When I think of teachings about love and service, I think of the life and ministry of the Saviour Jesus Christ and the normal and natural ways He expressed his love for and gave service to all He encountered. Not only in what He did, but also in how He taught about love and service. This has had a profound effect in my life. One of the Saviour’s parables, the good Samaritan, embodies what unconditional love and service is all about.
“And Jesus answering said, A certain man went down from Jerusalem to Jericho, and fell among thieves, which stripped him of his raiment, and wounded him, and departed, leaving him half dead.
“And by chance there came down a certain priest that way: and when he saw him, he passed by on the other side.
“And likewise a Levite, when he was at the place, came and looked on him, and passed by on the other side.
“But a certain Samaritan, as he journeyed, came where he was: and when he saw him, he had compassion on him,
“And went to him, and bound up his wounds, pouring in oil and wine, and set him on his own beast, and brought him to an inn, and took care of him.
“And on the morrow when he departed, he took out two pence, and gave them to the host, and said unto him, Take care of him; and whatsoever thou spendest more, when I come again, I will repay thee” (Luke 10:30–35).
Most times it is not by chance that opportunities come our way to serve others. Often, Heavenly Father uses us to bless those who need that service at that specific time, knowing full well we are the best match to meet those needs and to lift their burdens. Repeatedly, Heavenly Father prepares us for just such opportunities like in the case of Alma and Amulek.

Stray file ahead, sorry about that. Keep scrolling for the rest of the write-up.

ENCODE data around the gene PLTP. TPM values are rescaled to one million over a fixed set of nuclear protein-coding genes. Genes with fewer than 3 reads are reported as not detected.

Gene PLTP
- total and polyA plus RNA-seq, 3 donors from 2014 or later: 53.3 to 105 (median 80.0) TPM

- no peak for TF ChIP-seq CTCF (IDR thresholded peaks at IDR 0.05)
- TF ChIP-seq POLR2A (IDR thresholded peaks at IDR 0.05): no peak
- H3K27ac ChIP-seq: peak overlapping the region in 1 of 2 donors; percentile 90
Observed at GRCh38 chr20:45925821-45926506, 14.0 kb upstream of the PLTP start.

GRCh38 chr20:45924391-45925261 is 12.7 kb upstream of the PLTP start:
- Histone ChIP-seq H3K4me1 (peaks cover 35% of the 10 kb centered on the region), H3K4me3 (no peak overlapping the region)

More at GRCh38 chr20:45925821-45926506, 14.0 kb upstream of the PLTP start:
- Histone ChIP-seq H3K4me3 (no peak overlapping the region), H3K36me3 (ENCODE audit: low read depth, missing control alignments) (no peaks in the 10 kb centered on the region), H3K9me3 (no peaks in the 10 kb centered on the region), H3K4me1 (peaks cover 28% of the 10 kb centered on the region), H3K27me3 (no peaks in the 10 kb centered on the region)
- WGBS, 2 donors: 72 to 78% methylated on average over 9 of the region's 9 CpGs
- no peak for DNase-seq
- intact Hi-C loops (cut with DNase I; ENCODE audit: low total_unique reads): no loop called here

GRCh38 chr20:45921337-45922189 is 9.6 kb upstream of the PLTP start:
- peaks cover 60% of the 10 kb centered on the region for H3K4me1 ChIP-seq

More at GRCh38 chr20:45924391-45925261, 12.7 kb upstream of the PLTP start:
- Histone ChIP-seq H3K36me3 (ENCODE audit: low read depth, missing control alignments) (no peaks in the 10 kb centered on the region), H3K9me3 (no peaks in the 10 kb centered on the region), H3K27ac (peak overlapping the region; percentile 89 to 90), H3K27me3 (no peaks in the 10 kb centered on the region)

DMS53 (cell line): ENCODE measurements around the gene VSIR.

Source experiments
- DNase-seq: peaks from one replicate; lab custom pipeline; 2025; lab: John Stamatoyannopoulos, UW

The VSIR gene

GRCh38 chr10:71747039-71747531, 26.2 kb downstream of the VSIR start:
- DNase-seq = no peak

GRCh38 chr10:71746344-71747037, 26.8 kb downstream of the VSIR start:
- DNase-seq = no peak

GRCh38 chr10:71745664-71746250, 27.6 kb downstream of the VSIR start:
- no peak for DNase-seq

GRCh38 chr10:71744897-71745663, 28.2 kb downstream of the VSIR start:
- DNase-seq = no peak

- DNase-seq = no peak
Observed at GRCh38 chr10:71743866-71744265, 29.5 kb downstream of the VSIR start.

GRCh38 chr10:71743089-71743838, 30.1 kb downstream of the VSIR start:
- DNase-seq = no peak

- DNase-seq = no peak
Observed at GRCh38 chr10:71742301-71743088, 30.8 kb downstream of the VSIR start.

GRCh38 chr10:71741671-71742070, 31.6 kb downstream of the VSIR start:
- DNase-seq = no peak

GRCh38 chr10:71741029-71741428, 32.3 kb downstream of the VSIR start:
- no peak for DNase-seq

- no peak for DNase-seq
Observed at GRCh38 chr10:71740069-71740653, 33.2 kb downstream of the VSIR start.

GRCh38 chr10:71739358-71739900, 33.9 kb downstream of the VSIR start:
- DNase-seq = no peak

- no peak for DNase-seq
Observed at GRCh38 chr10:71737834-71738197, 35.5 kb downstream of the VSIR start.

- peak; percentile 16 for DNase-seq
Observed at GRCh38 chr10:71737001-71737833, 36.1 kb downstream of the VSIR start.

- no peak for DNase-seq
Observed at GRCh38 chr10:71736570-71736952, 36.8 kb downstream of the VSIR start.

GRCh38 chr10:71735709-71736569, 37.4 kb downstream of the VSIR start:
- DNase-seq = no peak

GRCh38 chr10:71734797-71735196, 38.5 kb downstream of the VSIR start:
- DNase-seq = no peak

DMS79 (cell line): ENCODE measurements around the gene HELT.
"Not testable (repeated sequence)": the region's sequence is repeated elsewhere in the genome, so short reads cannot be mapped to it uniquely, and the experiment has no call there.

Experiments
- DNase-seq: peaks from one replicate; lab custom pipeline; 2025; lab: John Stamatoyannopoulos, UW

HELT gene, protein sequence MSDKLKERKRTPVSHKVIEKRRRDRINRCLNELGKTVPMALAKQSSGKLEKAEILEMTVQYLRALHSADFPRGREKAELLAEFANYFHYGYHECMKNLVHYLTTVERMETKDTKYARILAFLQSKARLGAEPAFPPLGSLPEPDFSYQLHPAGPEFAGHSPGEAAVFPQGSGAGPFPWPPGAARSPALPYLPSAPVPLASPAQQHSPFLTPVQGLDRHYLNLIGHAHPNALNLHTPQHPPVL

Alma, after having laboured much in crying repentance to the people of Ammonihah, encountered people who hardened their hearts towards his message. They “reviled him, and spit upon him, and caused that he should be cast out of their city” (Alma 8:13). The scriptures continue to teach that he was “weighed down with sorrow, wading through much tribulation and anguish of soul” (Alma 8:14). How would you feel if you were Alma?
Heavenly Father and the Saviour know our needs and will come to our aid whenever we seek Their help. In Alma’s case, he had a visitation from an angel who gave him encouragement. Listen to these words from a portion of the message the angel delivered, “Blessed art thou, Alma; . . . lift up thy head and rejoice, for thou hast great cause to rejoice” (Alma 8:15).
Simple words of encouragement can truly lift a burdened soul. This, however, was not all Heavenly Father had prepared to bless Alma. He had prepared Amulek to receive this prophet of God. Was it coincidence that Amulek just happened to be at the very place Alma entered the city? Not in Heavenly Father’s plan. As we remain on the covenant path and as we seek to serve others, we can be led by the Spirit to those in need. We learn of the service Alma and Amulek gave each other in preparation for their task. As they served side by side, they became inseparable friends, who served God and their fellowman faithfully to the end.
Looking closer at the parable of the good Samaritan, many, like the priest, pass by opportunities to serve by finding excuses and focusing on things that seem more important. Some, like the Levite, come and look and that is where it stops. We may often feel inadequate or feel we have nothing to offer. When we are on the Lord’s errand we are entitled to the Lord’s help.
What did the Samaritan do? What did he have to offer?